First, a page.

Project Description :
In the Bernhardt lab, we seek to understand some of the most pressing environmental challenges of our day using the tools of ecology and biogeochemistry. We are looking for one or two undergrads to work with us on a project to understand how forested ecosystems may recover from acid rain. While acid rain has been greatly reduced across the US, forests remain severely impaired by its legacy, and recovery of these ecosystems is expected to take decades to centuries. We seek to understand how ecosystem recovery from acid rain will change nutrient cycling between plants, soils and streams. Early indicators show that recovering forest ecosystems will decompose soil organic matter much more rapidly, leading to a substantial loss of soil fertility and carbon, contributing to climate change.
Using a greenhouse experiment, we want to discover the mechanisms by which ecosystem recovery from acid rain may accelerate soil decomposition. In this experiment we have constructed soil microcosms planted with tree seedlings, and we have altered the soils by raising their pH and/or increasing calcium fertility. (Both pH and calcium fertility are depressed by acid rain.) We are testing to see if either of these treatments will enhance soil decomposition, plant growth, and plant-mediated decomposition. Next fall, we will conduct biological and chemical analyses of the soils and plant tissues from these microcosms, and we want you to help us unlock the secrets of these plants and soils! Analyses that you may perform include: measurement of soil physical and chemical properties, measurement of microbial respiration in soils, analysis of plant tissue chemistry, and examination of root-fungal symbioses in sugar maples. Your work may vary based on your interests, and we can possibly work to develop this into an honors' thesis. Your primary mentor will be Richard Marinos, a 5th year Ph.D. candidate in the lab.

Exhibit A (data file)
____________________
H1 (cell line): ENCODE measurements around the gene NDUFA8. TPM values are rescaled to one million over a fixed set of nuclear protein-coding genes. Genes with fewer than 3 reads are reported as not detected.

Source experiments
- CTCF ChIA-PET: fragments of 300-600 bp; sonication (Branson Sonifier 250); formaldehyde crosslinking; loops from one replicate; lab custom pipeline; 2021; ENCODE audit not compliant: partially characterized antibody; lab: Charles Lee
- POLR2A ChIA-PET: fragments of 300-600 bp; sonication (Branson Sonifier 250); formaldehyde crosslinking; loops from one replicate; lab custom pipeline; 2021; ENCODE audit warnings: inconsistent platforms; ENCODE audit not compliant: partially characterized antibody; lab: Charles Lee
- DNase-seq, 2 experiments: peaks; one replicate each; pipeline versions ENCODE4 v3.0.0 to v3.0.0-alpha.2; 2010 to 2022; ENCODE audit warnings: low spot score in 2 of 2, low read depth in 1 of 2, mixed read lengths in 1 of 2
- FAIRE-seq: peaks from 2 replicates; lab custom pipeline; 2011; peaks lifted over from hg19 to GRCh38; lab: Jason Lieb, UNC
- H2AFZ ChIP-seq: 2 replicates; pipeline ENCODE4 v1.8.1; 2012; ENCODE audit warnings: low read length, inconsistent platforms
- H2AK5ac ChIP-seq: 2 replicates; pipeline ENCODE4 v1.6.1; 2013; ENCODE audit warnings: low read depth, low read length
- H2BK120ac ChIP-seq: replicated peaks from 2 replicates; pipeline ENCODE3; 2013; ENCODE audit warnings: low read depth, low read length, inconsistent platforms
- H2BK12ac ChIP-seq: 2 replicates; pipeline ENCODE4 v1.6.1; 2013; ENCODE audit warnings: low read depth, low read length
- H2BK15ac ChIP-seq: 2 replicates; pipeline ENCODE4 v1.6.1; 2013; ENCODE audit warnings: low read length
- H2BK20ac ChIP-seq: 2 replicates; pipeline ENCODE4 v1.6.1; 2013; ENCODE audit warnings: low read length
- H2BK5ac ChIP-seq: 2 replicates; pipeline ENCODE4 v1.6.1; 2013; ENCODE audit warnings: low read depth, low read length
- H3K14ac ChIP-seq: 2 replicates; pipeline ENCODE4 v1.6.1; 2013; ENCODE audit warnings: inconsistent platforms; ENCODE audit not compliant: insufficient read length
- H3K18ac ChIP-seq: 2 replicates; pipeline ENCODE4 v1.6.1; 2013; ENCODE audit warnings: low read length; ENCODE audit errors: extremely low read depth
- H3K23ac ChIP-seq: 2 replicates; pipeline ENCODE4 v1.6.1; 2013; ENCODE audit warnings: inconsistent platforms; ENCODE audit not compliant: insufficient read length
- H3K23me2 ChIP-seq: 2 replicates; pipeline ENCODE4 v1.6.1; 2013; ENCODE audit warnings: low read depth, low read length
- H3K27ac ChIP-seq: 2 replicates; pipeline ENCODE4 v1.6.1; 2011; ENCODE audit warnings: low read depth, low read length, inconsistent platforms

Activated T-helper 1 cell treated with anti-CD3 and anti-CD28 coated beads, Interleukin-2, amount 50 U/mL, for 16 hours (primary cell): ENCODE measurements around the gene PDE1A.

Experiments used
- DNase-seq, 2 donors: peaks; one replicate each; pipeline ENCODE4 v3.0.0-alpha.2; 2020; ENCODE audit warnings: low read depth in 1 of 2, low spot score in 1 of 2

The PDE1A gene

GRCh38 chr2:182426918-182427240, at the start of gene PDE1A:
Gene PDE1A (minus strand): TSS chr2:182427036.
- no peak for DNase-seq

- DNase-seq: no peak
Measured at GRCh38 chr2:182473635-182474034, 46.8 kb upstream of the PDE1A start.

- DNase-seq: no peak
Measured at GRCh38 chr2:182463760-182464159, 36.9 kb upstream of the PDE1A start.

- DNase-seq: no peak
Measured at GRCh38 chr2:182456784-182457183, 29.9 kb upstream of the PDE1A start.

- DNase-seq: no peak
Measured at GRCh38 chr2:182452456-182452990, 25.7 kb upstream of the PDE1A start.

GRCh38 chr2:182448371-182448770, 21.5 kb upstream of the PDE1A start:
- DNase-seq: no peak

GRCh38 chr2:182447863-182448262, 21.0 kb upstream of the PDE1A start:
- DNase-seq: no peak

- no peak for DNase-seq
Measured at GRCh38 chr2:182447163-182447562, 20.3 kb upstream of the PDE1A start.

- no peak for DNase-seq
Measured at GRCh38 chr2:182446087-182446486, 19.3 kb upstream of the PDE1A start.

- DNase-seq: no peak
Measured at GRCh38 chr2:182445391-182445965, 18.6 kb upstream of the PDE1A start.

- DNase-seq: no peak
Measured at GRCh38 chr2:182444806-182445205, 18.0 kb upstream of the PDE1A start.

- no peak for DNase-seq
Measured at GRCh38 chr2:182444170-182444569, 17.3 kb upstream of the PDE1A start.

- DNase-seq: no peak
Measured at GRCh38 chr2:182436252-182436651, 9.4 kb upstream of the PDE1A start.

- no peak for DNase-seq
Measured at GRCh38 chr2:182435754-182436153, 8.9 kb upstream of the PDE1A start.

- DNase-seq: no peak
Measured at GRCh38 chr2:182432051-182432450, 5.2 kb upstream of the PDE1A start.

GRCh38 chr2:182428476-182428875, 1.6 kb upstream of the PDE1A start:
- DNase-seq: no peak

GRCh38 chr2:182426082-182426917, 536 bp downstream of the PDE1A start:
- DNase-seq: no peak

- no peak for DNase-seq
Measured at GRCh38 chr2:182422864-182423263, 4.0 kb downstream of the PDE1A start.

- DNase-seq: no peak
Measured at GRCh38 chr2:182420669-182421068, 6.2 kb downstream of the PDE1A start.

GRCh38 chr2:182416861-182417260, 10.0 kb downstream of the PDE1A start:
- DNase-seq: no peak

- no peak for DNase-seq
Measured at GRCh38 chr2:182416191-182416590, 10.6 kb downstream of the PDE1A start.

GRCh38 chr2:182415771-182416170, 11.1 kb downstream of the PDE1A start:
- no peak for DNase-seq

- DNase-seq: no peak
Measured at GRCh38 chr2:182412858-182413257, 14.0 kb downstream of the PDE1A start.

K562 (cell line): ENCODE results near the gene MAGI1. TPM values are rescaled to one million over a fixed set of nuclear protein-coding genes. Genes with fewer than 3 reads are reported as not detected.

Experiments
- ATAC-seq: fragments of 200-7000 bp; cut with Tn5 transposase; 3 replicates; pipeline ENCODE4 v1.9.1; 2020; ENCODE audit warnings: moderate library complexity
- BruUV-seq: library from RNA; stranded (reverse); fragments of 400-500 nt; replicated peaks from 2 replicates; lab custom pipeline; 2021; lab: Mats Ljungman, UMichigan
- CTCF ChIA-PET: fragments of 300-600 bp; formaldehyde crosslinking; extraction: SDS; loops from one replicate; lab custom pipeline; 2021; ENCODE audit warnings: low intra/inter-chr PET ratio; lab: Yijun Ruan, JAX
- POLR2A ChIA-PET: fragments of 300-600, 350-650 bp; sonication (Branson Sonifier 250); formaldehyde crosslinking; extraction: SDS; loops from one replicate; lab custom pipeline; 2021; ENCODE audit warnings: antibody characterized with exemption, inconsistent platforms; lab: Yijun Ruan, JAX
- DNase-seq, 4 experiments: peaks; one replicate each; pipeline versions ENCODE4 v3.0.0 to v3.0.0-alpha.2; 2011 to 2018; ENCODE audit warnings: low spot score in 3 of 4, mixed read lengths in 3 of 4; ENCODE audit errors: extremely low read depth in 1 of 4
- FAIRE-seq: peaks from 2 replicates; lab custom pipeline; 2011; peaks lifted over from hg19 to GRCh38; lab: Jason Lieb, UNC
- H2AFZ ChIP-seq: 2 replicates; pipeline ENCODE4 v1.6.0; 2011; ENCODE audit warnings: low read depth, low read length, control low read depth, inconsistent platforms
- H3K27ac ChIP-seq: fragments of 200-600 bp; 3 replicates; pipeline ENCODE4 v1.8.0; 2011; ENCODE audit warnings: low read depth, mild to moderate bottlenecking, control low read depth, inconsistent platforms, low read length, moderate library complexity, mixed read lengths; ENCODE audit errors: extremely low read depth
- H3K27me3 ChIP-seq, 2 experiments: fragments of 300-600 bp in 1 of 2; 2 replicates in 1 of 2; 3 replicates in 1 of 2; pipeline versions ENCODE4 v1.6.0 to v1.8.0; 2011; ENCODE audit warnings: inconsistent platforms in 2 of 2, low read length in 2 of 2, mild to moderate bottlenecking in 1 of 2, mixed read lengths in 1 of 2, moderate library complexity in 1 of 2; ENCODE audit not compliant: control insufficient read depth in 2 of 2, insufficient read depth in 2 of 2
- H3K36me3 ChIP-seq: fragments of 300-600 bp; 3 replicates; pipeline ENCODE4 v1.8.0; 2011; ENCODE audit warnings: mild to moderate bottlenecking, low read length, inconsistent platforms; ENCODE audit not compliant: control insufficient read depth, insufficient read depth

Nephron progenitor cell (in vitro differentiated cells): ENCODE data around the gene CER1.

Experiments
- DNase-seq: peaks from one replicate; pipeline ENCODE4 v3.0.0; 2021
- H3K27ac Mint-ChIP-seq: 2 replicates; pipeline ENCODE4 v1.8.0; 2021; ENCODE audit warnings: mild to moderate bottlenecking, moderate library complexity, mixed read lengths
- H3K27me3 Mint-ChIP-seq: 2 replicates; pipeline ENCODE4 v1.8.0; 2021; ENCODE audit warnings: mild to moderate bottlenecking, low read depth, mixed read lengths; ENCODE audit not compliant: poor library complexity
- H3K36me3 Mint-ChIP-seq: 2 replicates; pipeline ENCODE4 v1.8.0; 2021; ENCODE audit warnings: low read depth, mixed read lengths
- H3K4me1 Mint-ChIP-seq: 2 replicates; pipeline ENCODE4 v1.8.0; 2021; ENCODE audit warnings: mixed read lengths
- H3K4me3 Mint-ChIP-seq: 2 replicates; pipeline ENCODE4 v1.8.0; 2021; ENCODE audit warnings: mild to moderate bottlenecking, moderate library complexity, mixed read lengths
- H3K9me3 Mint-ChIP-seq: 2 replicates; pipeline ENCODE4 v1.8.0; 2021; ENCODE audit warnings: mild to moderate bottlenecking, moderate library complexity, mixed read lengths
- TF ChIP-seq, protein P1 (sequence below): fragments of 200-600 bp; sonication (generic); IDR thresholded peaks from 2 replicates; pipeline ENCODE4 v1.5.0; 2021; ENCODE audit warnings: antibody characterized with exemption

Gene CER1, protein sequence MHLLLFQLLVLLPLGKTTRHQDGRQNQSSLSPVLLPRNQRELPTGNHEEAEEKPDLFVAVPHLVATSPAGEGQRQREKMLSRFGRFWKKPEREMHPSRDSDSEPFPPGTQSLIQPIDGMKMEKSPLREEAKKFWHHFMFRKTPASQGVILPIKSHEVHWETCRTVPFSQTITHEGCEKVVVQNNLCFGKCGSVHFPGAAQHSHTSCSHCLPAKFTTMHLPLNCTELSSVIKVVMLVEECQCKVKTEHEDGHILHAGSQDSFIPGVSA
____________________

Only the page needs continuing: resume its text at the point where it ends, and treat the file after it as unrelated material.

The experiment is a part of the Hubbard Brook Ecosystem Study. Hubbard Brook was where the environmental imacts of acid rain were discovered in the 1970s, and it is one of the longest-running ecosystem research sites in the world. You can learn more about Hubbard Brook at http://www.hubbardbrook.org .
Please email Richard (email@example.com) with any questions!